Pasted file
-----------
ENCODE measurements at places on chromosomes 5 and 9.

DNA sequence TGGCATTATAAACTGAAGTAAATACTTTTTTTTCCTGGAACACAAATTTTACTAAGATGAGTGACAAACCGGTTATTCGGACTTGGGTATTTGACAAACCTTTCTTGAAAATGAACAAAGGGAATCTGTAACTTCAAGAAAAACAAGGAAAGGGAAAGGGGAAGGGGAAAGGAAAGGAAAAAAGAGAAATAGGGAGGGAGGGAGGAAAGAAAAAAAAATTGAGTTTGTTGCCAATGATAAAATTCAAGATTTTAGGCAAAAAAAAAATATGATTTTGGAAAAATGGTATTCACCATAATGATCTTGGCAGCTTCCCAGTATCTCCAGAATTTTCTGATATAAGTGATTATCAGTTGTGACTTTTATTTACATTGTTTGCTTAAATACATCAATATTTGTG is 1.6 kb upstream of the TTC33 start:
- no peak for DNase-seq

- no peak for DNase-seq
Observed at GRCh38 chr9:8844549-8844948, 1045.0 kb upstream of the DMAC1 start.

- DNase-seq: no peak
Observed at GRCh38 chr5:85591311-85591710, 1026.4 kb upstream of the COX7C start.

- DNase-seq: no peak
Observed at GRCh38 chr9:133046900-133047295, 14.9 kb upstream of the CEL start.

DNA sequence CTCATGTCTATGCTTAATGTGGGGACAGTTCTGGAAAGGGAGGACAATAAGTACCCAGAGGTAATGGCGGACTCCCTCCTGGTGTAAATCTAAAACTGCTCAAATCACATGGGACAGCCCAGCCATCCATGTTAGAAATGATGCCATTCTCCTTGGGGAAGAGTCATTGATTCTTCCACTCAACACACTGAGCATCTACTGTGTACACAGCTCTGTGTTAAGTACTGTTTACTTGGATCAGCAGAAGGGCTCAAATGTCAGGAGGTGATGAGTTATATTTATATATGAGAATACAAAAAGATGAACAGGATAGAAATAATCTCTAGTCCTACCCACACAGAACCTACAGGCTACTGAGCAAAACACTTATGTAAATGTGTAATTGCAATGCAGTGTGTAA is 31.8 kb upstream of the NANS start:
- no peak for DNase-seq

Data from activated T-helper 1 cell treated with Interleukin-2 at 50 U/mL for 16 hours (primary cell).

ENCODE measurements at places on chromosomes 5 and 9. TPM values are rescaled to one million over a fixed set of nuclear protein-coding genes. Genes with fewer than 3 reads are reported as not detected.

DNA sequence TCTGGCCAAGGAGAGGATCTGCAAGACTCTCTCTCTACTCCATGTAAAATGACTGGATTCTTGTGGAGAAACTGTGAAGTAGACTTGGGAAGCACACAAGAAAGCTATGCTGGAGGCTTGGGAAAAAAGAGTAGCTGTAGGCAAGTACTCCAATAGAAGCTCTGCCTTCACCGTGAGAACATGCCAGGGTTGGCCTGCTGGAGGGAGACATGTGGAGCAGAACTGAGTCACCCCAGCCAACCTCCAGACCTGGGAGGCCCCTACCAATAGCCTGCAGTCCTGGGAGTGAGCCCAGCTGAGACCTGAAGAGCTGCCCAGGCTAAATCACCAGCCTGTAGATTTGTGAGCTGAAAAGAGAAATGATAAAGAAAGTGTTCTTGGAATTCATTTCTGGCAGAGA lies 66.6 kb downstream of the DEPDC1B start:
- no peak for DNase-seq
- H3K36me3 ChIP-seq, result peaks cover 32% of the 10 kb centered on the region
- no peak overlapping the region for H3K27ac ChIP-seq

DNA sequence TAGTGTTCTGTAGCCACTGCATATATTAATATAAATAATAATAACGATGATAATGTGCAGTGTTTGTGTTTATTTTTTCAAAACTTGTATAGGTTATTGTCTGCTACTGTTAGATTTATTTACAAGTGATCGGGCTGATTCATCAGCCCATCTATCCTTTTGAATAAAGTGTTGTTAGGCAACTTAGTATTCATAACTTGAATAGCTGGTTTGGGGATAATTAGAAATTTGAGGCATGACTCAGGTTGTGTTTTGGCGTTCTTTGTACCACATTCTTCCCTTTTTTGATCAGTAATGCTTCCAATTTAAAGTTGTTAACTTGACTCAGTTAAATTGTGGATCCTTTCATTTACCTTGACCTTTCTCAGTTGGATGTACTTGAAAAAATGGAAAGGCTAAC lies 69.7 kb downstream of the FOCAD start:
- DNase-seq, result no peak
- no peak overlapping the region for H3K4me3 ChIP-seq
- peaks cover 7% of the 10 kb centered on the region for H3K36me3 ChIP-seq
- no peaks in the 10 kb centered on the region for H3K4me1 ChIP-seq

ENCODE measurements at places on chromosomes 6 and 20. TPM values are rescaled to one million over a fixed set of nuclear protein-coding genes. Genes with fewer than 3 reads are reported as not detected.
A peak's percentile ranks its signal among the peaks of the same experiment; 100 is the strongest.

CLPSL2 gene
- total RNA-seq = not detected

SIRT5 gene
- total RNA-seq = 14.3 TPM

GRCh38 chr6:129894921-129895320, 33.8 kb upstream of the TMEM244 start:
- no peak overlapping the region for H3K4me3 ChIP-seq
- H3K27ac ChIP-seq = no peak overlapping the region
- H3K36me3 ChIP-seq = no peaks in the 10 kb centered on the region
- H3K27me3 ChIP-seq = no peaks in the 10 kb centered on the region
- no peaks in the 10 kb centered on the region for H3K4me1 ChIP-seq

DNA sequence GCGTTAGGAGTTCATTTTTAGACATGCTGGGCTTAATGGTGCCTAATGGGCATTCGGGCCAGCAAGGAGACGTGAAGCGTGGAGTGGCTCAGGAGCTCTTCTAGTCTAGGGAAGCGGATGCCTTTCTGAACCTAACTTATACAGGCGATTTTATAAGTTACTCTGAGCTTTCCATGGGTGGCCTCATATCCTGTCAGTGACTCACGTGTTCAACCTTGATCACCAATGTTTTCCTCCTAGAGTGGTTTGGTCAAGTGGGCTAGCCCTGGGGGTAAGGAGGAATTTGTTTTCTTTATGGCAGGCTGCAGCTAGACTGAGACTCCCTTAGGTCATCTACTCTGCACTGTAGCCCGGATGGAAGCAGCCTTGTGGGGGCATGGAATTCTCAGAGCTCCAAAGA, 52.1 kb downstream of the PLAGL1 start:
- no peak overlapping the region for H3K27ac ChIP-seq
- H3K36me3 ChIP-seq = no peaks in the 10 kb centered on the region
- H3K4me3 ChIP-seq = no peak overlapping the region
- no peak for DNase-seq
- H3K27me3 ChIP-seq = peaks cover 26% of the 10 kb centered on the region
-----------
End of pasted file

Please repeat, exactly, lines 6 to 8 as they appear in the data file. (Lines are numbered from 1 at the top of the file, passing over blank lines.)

- DNase-seq: no peak
Observed at GRCh38 chr5:85591311-85591710, 1026.4 kb upstream of the COX7C start.

- DNase-seq: no peak